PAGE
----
A nursery school photo shows a group of children who were imprisoned at an internment camp in Crystal City, Texas, in 1946. (Courtesy Hiroshi Shimizu)

EMERYVILLE, Calif. — Working out of the J-Sei Community Center in Emeryville, volunteers prepare a mailing for the first Japanese American “pilgrimage” to the World War II-era Crystal City Family Detention Center, located 100 miles south of San Antonio, Texas.

Between 1942 and 1948, this little-known U. S. Department of Justice site held dozens of Buddhist priests, hundreds of community leaders, and thousands of German- and Japanese-origin families, the majority of whom were Japanese Latin American families who had been extradited from 18 countries as part of a prisoner-of-war exchange program.

On Oct. 31, nearly 200 pilgrims, including former internees, their family members and descendants, ranging in age from 13 to 92 will travel to San Antonio where, for three days, they will participate in workshops, hear first-person accounts of detention, visit the internment site, and hold a rally with local community groups to support immigrant rights.

“By sharing our nation’s hidden histories and the powerful stories of survivors, we can begin to undo the historical amnesia that allows our government to harm children and families today,” said organizer Kaz Naganuma, whose family was forced to leave a flourishing laundry business in Peru and travel for three weeks by boat and train to Texas.

At the end of the war, many Japanese and German internees were forced to repatriate. Other families, many of whom had mixed citizenship status, remained in limbo for years. The camp finally closed in 1948, three years after the war ended.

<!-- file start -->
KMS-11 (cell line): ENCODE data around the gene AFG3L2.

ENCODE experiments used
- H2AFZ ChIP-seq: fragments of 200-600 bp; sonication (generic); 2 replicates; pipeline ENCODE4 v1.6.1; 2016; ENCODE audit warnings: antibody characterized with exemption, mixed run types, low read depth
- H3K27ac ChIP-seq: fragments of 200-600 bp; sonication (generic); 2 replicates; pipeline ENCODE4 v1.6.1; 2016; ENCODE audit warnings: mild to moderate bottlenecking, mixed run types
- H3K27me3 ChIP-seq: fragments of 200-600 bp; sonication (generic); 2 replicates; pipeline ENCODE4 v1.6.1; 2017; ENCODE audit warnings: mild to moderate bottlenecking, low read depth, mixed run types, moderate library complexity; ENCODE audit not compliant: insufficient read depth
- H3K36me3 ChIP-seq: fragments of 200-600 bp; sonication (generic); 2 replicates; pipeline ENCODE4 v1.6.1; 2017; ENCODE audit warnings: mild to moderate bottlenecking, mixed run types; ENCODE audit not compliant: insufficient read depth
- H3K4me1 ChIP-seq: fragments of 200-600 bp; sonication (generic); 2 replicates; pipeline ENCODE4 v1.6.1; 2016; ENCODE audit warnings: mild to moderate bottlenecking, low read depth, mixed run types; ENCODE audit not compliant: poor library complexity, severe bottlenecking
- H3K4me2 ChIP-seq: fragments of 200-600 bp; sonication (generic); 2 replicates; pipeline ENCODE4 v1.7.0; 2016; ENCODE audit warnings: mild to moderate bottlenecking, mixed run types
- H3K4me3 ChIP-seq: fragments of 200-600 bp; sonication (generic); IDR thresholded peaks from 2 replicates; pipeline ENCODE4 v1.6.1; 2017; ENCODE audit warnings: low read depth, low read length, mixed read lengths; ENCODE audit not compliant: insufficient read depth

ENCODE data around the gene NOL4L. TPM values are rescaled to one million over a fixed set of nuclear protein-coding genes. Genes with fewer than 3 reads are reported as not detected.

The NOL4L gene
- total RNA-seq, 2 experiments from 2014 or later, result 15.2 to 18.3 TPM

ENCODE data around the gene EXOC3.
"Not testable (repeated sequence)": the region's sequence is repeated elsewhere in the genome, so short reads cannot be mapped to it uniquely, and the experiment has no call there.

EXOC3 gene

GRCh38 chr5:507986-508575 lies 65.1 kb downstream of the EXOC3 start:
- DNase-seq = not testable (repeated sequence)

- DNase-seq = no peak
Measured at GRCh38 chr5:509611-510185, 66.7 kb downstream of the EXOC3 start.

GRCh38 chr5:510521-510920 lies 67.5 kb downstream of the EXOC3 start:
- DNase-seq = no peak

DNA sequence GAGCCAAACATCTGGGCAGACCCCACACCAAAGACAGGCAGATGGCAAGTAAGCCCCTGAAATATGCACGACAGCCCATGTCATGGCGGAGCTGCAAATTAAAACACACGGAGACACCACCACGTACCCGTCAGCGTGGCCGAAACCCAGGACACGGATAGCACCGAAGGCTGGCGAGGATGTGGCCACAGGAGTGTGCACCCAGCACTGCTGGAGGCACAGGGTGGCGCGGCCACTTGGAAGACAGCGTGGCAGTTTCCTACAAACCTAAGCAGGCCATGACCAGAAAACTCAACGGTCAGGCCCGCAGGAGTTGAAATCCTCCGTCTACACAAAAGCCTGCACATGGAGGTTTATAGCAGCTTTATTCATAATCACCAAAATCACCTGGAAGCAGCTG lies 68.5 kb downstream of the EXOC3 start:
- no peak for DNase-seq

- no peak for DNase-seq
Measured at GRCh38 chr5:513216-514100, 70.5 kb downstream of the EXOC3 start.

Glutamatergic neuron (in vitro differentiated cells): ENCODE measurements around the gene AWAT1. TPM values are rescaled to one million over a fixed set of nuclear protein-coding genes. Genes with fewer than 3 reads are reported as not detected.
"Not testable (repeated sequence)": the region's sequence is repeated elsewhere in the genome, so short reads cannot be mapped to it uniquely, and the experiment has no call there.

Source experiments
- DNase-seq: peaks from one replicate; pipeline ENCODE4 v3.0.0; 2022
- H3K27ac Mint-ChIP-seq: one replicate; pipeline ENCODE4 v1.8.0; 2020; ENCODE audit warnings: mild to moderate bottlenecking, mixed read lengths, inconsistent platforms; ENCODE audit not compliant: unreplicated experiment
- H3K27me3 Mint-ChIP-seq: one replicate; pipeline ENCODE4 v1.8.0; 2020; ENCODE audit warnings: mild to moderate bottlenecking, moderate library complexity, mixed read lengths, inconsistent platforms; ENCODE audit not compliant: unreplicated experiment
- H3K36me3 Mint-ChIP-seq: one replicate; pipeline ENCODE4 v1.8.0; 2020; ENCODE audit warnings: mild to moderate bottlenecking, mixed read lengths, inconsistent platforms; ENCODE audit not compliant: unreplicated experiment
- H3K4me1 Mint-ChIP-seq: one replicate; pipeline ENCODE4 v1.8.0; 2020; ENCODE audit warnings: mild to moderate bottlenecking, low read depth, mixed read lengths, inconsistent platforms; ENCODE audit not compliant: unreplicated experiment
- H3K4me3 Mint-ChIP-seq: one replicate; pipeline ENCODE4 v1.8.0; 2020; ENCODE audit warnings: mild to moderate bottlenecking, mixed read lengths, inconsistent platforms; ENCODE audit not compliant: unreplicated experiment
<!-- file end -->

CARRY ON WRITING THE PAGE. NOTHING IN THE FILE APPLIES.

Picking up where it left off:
For San Francisco resident Elizabeth Uno, this pilgrimage is a multigenerational journey. Not only is she bringing her two adult children, ages 25 and 29, but she is also helping them reconnect with their family history, including the story of their grandfather Edison Uno, who was shaped by his experience at Crystal City and who would later become a leading figure in the Japanese American redress movement.

“He felt great loyalty to the U.S., followed by great betrayal. He wanted Japanese Americans to own the experience of incarceration and use that as the basis for championing all civil rights,” she says.

Another hidden history is that of the Buddhist priests and their families. Duncan Ryuken Williams, University of Southern California professor and author of “American Sutra,” an account of the Buddhist priests who were interned during wartime, notes, “By maintaining their faith, they both preserved a small sense of freedom and upheld the constitutional promise of religious freedom.”

Williams is one of many notable pilgrimage participants, who include former Rep. Mike Honda (D-San Jose); former Rep. Charlie Gonzalez (D-Texas); Saburo Fukuda, son of Rev. Yoshiaki Fukuda, who tirelessly aided the Japanese American community before, during and after the war; and Wayne Merrill Collins, son of Wayne Mortimer Collins, the civil rights lawyer who represented Fred Korematsu in his Supreme Court challenge to Japanese American internment and who would later represent 3,000 stateless Japanese Latin Americans.

Theirs are just some of the many hidden histories that will be shared during the pilgrimage.

To learn more about the Crystal City Detention Facility, visit:


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  1. Hi James,
    Taken from the historic work by Werner Ulrich who was a former child internee at Crystal City. It is either Yoshiaki Fukuda, Mrs. Haga (piano teacher) or Kenco Yamashita. If you wish to contact Werner, I would more than happy to introduce you to him via email.